The structure of nilotinib is similar to that of imatinib; however, it has a markedly increased affinity for the ATP‐binding site on the BCR-ABL1 protein. It was initially given regulatory approval in the setting of imatinib failure. Nilotinib was studied at a dose of 400 mg twice daily in 321 patients who were imatinib-resistant or -intolerant. It proved to be highly effective at inducing cytogenetic remissions in the second-line setting, with 59% of patients achieving a major cytogenetic response (MCyR) and 45% achieving CCyR. With a median follow-up time of 4 years, the OS was 78%.11
Nilotinib gained regulatory approval for use as a first-line TKI after completion of the randomized phase 3 ENESTnd (Evaluating Nilotinib Efficacy and Safety in Clinical Trials-Newly Diagnosed Patients) trial. ENESTnd was a 3-arm study comparing nilotinib 300 mg twice daily versus nilotinib 400 mg twice daily versus imatinib 400 mg daily in newly diagnosed, previously untreated patients diagnosed with CP-CML. The primary endpoint of this clinical trial was rate of MMR at 12 months.12 Nilotinib surpassed imatinib in this regard, with 44% of patients on nilotinib 300 mg twice daily achieving MMR at 12 months versus 43% of nilotinib 400 mg twice daily patients versus 22% of the imatinib-treated patients (P < 0.001 for both comparisons). Furthermore, the rate of CCyR by 12 months was significantly higher for both nilotinib arms compared with imatinib (80% for nilotinib 300 mg, 78% for nilotinib 400 mg, and 65% for imatinib) (P < 0.001).12 Based on this data, nilotinib 300 mg twice daily was chosen as the standard dose of nilotinib in the first-line setting. After 5 years of follow-up on the ENESTnd study, there were fewer progressions to AP/BP CML in nilotinib-treated patients compared with imatinib. MMR was achieved in 77% of nilotinib 300 mg patients compared with 60.4% of patients on the imatinib arm. MR4.5 was also more common in patients treated with nilotinib 300 mg twice daily, with a rate of 53.5% at 5 years versus 31.4% in the imatinib arm.13 In spite of the deeper cytogenetic and molecular responses achieved with nilotinib, this did not translate into a significant improvement in OS. The 5-year OS rate was 93.7% in nilotinib 300 mg patients versus 91.7% in imatinib-treated patients, and this difference lacked statistical significance.13
Although some similarities exist between the toxicity profiles of nilotinib and imatinib, each drug has some distinct adverse events. On the ENESTnd trial, the rate of any grade 3/4 non-hematologic adverse event was fairly low; however, lower-grade toxicities were not uncommon. Patients treated with nilotinib 300 mg twice daily experienced rash (31%), headache (14%), pruritis (15%), and fatigue (11%) most commonly. The most frequently reported laboratory abnormalities included increased total bilirubin (53%), hypophosphatemia (32%), hyperglycemia (36%), elevated lipase (24%), increased alanine aminotransferase (ALT; 66%), and increased aspartate aminotransferase (AST; 40%). Any grade of neutropenia, thrombocytopenia, or anemia occurred at rates of 43%, 48%, and 38%, respectively.12 Although nilotinib has a Black Box Warning from the US Food and Drug Administration for QT interval prolongation, no patients on the ENESTnd trial experienced a QT interval corrected for heart rate greater than 500 msec.12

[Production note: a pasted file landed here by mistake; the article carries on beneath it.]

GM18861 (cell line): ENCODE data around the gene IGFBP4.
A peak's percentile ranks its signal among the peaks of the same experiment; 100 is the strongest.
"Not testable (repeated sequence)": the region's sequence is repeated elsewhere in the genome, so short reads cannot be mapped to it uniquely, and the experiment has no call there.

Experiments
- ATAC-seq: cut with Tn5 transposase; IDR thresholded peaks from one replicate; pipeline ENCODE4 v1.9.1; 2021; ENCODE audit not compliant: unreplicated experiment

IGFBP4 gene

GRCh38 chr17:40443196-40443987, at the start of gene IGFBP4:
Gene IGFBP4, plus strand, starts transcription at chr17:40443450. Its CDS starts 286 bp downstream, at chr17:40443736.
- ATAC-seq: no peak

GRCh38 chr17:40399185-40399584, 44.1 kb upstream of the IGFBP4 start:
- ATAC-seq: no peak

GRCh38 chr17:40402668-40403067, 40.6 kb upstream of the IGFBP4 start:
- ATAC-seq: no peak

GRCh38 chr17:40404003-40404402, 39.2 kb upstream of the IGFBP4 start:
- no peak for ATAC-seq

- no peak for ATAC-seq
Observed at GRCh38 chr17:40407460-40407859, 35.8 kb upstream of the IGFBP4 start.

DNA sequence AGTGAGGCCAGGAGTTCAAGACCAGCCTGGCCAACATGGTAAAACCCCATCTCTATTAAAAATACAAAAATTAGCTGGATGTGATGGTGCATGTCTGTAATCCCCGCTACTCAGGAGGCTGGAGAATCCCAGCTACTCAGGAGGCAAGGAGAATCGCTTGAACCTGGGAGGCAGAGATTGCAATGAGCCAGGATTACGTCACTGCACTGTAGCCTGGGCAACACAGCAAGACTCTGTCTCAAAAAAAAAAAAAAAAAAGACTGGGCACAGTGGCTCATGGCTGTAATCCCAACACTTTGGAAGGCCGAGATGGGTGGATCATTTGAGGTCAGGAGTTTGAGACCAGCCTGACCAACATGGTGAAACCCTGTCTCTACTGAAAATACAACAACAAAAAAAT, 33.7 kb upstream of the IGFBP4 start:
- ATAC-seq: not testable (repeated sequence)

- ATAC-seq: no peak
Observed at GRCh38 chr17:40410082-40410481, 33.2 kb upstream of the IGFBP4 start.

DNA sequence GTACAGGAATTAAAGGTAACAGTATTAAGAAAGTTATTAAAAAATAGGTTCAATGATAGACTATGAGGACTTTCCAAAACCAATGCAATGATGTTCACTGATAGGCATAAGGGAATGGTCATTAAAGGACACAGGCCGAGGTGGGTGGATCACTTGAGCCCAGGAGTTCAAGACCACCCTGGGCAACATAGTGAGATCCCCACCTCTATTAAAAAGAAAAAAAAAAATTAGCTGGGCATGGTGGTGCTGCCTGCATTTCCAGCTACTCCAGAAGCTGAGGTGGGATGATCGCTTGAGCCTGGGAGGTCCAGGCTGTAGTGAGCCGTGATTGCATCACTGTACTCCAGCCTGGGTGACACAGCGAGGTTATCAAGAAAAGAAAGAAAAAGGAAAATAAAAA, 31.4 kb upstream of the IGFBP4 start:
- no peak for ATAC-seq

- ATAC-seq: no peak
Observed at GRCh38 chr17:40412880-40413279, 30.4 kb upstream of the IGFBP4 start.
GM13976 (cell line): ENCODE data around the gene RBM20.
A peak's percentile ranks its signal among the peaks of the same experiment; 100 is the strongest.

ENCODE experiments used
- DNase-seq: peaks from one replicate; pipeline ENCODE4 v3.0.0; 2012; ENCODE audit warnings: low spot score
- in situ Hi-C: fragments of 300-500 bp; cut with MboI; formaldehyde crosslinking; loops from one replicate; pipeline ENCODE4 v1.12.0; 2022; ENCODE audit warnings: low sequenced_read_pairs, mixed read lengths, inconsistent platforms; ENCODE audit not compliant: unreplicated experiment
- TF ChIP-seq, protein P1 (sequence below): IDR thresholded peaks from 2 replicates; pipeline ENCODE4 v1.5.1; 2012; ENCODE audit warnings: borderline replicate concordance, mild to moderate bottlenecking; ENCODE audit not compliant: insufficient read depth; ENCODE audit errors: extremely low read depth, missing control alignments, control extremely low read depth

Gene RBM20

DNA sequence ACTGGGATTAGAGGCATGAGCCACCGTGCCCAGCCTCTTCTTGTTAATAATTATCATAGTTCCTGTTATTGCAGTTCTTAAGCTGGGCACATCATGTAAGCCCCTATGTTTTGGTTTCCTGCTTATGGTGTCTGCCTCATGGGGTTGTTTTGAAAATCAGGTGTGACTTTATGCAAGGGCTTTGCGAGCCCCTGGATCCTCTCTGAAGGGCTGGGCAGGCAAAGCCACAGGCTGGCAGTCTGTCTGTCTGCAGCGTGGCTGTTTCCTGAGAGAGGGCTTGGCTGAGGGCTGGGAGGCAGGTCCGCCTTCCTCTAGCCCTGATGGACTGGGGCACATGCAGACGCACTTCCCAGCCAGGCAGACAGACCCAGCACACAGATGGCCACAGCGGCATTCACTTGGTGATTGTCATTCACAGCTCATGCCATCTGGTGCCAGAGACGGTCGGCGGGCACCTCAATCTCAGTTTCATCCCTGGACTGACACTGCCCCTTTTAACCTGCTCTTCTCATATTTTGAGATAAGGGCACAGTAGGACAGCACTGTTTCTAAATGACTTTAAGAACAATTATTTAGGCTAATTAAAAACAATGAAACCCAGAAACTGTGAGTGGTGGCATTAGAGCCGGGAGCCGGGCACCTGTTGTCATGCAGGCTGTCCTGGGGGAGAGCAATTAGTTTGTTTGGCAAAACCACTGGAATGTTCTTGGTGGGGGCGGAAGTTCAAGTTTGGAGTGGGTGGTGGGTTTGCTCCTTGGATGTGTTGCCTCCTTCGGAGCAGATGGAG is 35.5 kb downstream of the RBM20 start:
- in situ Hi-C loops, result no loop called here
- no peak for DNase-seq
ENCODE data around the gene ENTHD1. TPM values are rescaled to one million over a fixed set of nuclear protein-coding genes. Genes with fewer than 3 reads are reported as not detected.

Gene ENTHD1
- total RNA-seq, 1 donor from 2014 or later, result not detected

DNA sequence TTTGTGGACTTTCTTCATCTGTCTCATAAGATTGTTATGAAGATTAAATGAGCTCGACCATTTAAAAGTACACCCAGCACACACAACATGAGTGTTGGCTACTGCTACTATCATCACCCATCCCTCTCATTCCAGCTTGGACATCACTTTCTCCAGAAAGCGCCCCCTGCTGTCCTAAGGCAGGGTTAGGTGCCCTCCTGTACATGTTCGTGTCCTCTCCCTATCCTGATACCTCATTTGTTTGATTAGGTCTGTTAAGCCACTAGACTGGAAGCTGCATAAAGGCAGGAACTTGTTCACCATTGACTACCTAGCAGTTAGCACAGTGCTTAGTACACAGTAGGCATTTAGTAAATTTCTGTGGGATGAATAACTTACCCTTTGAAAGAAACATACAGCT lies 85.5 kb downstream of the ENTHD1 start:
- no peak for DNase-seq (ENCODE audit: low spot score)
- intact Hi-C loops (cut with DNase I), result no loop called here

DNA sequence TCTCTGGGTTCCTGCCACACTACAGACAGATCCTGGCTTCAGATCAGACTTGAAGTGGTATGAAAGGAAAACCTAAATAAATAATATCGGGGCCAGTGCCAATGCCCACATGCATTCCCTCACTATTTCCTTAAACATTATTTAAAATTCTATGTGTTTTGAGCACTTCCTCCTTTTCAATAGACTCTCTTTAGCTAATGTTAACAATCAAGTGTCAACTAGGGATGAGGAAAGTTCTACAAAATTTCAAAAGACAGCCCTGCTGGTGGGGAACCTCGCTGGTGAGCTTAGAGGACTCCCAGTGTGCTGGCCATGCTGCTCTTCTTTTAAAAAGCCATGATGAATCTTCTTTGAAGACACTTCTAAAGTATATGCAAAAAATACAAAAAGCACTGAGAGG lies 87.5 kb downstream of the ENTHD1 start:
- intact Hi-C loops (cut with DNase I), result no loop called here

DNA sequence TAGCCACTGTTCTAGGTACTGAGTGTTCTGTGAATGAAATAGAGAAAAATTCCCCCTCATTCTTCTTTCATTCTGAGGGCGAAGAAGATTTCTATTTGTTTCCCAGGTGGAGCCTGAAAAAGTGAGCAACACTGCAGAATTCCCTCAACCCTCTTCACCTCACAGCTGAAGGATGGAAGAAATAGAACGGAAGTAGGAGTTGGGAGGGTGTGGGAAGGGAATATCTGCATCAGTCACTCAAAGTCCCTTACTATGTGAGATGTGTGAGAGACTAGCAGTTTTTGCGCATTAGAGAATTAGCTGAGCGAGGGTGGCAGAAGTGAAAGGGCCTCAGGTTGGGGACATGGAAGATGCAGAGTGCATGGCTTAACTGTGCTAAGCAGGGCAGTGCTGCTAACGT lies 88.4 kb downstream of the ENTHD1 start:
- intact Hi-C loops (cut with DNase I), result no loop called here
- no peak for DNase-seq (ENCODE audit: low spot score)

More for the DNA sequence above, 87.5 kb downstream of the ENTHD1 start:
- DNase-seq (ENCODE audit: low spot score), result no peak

More recent concerns have emerged regarding the potential for cardiovascular toxicity after long-term use of nilotinib. The 5-year update of ENESTnd reports cardiovascular events, including ischemic heart disease, ischemic cerebrovascular events, or peripheral arterial disease occurring in 7.5% of patients treated with nilotinib 300 mg twice daily compared with a rate of 2.1% in imatinib-treated patients. The frequency of these cardiovascular events increased linearly over time in both arms. Elevations in total cholesterol from baseline occurred in 27.6% of nilotinib patients compared with 3.9% of imatinib patients. Furthermore, clinically meaningful increases in low-density lipoprotein cholesterol and glycated hemoglobin occurred more frequently with nilotinib therapy.12
Nilotinib should be taken on an empty stomach; therefore, patients should be made aware of the need to fast for 2 hours prior to each dose and 1 hour after each dose. Given the potential risk of QT interval prolongation, a baseline electrocardiogram (ECG) is recommended prior to initiating treatment to ensure the QT interval is within a normal range. A repeat ECG should be done approximately 7 days after nilotinib initiation to ensure no prolongation of the QT interval after starting. Close monitoring of potassium and magnesium levels is important to decrease the risk of cardiac arrhythmias, and concomitant use of drugs considered strong CYP3A4 inhibitors should be avoided.7
If the patient experiences any grade 3 or higher laboratory abnormalities, nilotinib should be held until resolution of the toxicity, and then restarted at a lower dose. Similarly, if patients develop significant neutropenia or thrombocytopenia, nilotinib doses should be interrupted until resolution of the cytopenias. At that point, nilotinib can be reinitiated at either the same or a lower dose. Rash can be managed by the use of topical or systemic steroids as well as potential dose reduction, interruption, or discontinuation.
Given the concerns for potential cardiovascular events with long-term use of nilotinib, caution is advised when prescribing it to any patient with a history of cardiovascular disease or peripheral arterial occlusive disease. At the first sign of new occlusive disease, nilotinib should be discontinued.7